I’m taking notes at the Social Media in Business event as there’s no internet connection at the venue. Darren Forsyth (for is currently opening the event) has described this as being ‘serious’ 🙂
We’re starting on time but I suspect that the 15 minute time limit for speakers is going to be a stretch!
10:05am Peter Crosby from Viadeo is up, talking on the movement of marketers from shouting to conversing. It’s noted that the audience is fairly sophisticated. Crosby notes that the future of communications is here regardless of whether marketers want it.
10:20 Neville Hobson – uber podcaster – is up. Darren Forsyth has introduced him as ‘not a social media man’ but his job title is Head of Social Media Europe. [EDIT: Daren didn’t get this wrong, and neither is Neville wrong, but it’s an interesting statement on job title versus articulation of the role.]
Neville focuses on key questions. He raises the ‘United Breaks Guitars’ incident on YouTube and the Dominoes pizza disaster, illustrating that marketers can’t be offline over weekends and overnight. He notes that social media as a term is probably redundant – it’s all media – but in terms of trends, it’s search, twitter and social networking platforms and niche networks that matter.
10:44 Katie Howell now up and talking about changing hearts and minds on the issue of brands and the role of social media as a means of increasing consumption. Fans don’t necessarily convert to sales. Some of the best PR is not about followers but accessing the right influencers.
We’re already 15mins late here.
11:00 Eaon Pitchard from Geronimo is speaking on Brand Engagement. He says that businesses are too inclined to consider social media from their perspective rather than from that of their customers. He notes that marketing effectiveness is associated with relevance and that interdependence and impermanence is a reality of social media marketing.
11:11 Trey Pennington is up on Connections, Content, Conversations and Commerce. Trey uses the Rotary organisation to illustrate why focus on the toolbox is less important than the people.
11:45 Back after the break. Mark Redgrave from OpenAmplify is up on semantic technology. Mark says that keywords don’t work as a means of providing meaningful content. Need to think about listening as well as mining data effectively. (I’m enjoying the asterisq flash tool, constellation roamer, which can show some great exploration opportunities for complex data.)
11:55 Tim Callington now up on the challenges and opportunities of public engagement. Tim says that social media has made accountability for business a necessity, but doesn’t need to come at the expense of profitability. He says that authority is dispersed, but that matching what businesses say with what they do is always possible.
12:10 Maz Nadjm from BSkyB is now up. Daren is introducing Maz as Cozy Tweetup co-host 🙂 Maz says that the experience of building a Sky community was difficult in light of some earlier problems with online communities. He said it became clear that to get Sky Communities active they had to ensure that the values, moderation and legal issues associated with running a communitywere considered. This does limit functionality but sustains perceptions of the brand.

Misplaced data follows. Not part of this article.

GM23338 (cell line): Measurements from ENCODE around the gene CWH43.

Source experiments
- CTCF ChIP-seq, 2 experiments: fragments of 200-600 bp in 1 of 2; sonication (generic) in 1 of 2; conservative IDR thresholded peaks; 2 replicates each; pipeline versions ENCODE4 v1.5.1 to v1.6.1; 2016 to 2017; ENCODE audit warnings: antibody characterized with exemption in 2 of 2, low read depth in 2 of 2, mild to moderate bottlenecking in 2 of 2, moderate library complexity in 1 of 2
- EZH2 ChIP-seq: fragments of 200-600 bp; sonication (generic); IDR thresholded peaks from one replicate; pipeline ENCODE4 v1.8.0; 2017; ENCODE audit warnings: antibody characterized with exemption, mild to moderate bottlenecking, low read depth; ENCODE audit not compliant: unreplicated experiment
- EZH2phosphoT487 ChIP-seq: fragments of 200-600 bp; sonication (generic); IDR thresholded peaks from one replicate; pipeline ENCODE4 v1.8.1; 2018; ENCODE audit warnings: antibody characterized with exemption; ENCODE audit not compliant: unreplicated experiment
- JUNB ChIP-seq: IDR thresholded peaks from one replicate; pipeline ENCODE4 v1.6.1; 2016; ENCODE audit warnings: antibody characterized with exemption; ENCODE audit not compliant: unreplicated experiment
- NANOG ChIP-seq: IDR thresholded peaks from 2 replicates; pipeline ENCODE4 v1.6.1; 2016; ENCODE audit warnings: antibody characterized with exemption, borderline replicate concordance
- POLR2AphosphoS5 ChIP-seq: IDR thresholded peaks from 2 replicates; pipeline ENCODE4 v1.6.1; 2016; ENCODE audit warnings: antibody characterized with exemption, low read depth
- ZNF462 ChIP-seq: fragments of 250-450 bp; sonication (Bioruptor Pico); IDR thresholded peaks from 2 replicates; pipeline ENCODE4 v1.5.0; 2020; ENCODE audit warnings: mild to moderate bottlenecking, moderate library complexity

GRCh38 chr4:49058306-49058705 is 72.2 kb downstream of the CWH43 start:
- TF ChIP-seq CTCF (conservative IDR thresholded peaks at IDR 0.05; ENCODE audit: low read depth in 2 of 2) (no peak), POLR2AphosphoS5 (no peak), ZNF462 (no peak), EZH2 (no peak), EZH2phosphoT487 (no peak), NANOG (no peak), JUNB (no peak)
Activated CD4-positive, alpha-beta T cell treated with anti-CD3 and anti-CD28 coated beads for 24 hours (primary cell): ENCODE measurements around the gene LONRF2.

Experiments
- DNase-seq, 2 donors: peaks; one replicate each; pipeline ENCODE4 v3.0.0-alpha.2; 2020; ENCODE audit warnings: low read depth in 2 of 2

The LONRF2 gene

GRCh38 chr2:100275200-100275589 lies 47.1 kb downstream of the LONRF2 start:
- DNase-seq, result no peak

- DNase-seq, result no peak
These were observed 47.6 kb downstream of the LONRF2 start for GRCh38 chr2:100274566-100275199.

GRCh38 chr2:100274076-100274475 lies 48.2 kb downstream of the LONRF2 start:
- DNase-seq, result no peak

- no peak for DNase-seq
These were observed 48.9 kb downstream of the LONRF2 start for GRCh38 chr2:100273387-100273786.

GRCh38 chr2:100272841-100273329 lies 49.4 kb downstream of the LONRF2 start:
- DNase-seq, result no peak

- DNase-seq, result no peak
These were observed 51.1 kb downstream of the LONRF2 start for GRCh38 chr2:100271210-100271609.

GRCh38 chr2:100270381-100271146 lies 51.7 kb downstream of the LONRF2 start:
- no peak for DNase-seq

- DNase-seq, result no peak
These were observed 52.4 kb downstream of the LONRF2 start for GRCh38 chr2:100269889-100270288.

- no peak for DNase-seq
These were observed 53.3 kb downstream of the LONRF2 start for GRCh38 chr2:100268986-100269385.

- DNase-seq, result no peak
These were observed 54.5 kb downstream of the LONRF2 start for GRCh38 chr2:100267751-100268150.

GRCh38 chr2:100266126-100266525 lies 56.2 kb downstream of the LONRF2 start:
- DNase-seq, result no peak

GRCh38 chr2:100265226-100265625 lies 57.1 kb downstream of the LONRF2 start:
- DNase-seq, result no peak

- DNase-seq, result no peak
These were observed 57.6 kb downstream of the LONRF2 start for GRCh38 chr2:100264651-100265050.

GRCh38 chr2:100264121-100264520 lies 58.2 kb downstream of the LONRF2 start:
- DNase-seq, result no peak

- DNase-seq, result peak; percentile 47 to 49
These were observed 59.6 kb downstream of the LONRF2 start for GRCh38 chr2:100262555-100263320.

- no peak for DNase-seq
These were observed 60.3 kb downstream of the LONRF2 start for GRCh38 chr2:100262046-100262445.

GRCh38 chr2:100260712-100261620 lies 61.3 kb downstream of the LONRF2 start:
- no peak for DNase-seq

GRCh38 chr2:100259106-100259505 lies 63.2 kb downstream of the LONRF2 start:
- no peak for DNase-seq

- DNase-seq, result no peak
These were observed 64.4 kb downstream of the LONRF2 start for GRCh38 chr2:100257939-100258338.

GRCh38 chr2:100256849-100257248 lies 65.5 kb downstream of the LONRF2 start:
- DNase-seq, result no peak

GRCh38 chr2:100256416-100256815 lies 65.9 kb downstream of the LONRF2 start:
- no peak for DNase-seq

There was a panel session before lunch covering all sorts of topics. In particular, we focused on how to get the masses to adopt and engage with social media.
14:05 We’re back after lunch, and Jon Ingham, an HR professional, is up talking about competitive advantage – same as my topic up next. Jon says that business capability (in traditional sense), specifically value creation, can be supported and inspired by social media.
14:20 I’m up. See http://slideshare.net/joannejacobs for my presentation.
14:30 Charlie Osmond is now up talking about opportunities, and saying that while these include insight, innovation, advocacy, transparency, increased sales, support, he feels most clients are more inclined to succeed with their social media strategy if they focus on just one of these opportunities. Charlie distinguishes between social networks (about me) as opposed to online communities (about an idea).
14:45 Olivier Blanchard from brandbuilder is up on Social Media ROI. Blanchard respectfully disagrees with my notion of social media not making money. He argues that you can make money but you need the capital investment to deliver ROI. He says that cost reduction and revenue generation are both possible through social media.
15:20 Ged Carroll from Ruderfilm is up on the notion of intent. Ged argues that demographic segmentation is dying, and that intent matters. Return on engagement is more important than return on investment.
15:35 Steve Lamb from Microsoft is up on the notion of a social media enterprise. He says that traditional PR is about crafting messages. Social media is about connecting people and having a conversation – almost the antithesis of crafted messages.
15:50 Benjamin Ellis is now presenting on crowd sourcing. Benjamin says he uses social media to change behaviours in corporate contexts. The modern business is about being smart. Many who advocate crowd sourcing actually mean free labour. This isn’t really using the wisdom of crowds. Benjamin uses a creative problem solving exercise to get more ideas from a group of people. Crowds are wise only if there is diversity, independence, decentralisation, aggregation, motivation, public interest. Benjamin notes that public interest is the key to ensure sustainable engagement.
16:15 Judith (deCabbit) Lewis is the final speaker of the day on reputation management. Judith says you are your brand. Employers, clients, potential clients and acquaintances are all looking for you. She suggests that there are plenty of tools out there for free and it’s worth monitoring your own name. Leveraging all the media out there is key to ensuring you will maintain your (good) reputation.
4:30pm Panel to close – I’m up so can’t post!